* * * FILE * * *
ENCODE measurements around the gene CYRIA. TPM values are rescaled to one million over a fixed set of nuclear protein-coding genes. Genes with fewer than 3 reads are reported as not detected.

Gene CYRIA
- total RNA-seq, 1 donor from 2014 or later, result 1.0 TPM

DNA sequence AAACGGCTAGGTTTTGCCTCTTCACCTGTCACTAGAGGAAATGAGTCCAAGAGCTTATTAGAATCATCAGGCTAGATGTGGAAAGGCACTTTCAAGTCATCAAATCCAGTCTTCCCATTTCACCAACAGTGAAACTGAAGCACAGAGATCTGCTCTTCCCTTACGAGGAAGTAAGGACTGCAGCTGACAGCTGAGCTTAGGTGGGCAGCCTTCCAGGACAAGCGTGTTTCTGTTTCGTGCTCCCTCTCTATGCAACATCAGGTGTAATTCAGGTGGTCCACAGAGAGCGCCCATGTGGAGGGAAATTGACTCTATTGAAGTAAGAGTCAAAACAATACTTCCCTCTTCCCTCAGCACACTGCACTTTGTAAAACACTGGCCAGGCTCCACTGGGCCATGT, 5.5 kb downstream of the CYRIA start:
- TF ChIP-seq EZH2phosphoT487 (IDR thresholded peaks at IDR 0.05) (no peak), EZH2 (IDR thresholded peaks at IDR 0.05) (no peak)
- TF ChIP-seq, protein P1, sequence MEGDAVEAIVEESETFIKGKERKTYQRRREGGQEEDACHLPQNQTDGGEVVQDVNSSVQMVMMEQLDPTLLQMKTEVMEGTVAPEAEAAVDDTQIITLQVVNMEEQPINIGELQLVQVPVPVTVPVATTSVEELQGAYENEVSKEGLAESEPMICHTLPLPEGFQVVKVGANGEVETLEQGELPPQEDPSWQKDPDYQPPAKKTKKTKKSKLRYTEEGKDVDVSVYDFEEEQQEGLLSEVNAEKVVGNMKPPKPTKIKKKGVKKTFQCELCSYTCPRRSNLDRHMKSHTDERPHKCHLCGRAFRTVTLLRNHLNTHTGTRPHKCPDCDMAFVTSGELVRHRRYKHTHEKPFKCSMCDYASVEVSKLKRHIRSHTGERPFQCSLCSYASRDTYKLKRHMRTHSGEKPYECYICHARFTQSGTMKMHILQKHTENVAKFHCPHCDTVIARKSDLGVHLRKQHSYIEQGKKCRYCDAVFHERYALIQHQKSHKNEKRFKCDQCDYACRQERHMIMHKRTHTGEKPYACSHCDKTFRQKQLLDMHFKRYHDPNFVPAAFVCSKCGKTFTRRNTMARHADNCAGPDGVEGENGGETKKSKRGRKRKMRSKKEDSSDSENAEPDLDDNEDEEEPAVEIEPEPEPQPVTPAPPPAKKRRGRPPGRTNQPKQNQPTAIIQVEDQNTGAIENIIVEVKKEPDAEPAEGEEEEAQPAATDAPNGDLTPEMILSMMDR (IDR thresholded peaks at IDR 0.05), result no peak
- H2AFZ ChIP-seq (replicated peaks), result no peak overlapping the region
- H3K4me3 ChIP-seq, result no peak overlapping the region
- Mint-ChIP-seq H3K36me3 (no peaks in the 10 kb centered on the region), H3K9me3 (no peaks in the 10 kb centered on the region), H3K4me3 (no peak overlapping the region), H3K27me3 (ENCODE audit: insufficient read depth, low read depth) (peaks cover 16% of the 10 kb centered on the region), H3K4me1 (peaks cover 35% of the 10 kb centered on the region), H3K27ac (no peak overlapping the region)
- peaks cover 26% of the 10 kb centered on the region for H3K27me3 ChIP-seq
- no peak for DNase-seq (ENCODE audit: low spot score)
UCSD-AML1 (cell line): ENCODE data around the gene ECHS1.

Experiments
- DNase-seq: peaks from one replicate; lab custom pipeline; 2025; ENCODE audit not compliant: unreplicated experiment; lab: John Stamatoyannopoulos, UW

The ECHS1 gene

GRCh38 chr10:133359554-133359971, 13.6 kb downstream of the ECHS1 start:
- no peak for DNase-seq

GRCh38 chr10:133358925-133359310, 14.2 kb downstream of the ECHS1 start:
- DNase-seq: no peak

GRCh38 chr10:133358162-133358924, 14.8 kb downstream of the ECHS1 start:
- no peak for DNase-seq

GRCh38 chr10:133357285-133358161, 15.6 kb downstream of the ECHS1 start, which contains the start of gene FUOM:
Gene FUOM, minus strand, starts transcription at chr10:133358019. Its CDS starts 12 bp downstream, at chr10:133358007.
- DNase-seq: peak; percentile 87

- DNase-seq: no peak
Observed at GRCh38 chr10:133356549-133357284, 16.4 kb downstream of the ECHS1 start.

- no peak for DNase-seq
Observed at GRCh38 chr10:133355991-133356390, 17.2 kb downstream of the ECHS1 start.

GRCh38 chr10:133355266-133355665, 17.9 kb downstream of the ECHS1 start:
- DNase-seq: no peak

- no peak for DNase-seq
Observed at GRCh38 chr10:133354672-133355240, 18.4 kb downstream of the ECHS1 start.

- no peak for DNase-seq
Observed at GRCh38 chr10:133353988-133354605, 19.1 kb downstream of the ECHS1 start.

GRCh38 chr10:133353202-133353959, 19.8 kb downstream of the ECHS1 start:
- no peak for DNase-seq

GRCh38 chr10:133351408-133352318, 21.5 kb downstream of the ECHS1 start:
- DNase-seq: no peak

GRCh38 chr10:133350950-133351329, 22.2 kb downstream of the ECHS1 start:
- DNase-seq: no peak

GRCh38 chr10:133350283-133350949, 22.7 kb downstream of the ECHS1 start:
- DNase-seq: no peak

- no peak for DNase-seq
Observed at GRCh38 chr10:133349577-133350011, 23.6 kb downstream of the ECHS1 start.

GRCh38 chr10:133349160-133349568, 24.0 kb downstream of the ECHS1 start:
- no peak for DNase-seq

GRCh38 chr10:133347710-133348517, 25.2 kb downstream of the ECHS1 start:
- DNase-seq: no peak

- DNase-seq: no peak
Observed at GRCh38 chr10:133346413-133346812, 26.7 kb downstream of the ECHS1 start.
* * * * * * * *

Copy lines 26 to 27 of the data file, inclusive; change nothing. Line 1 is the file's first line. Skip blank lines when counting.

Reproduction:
Observed at GRCh38 chr10:133356549-133357284, 16.4 kb downstream of the ECHS1 start.

- no peak for DNase-seq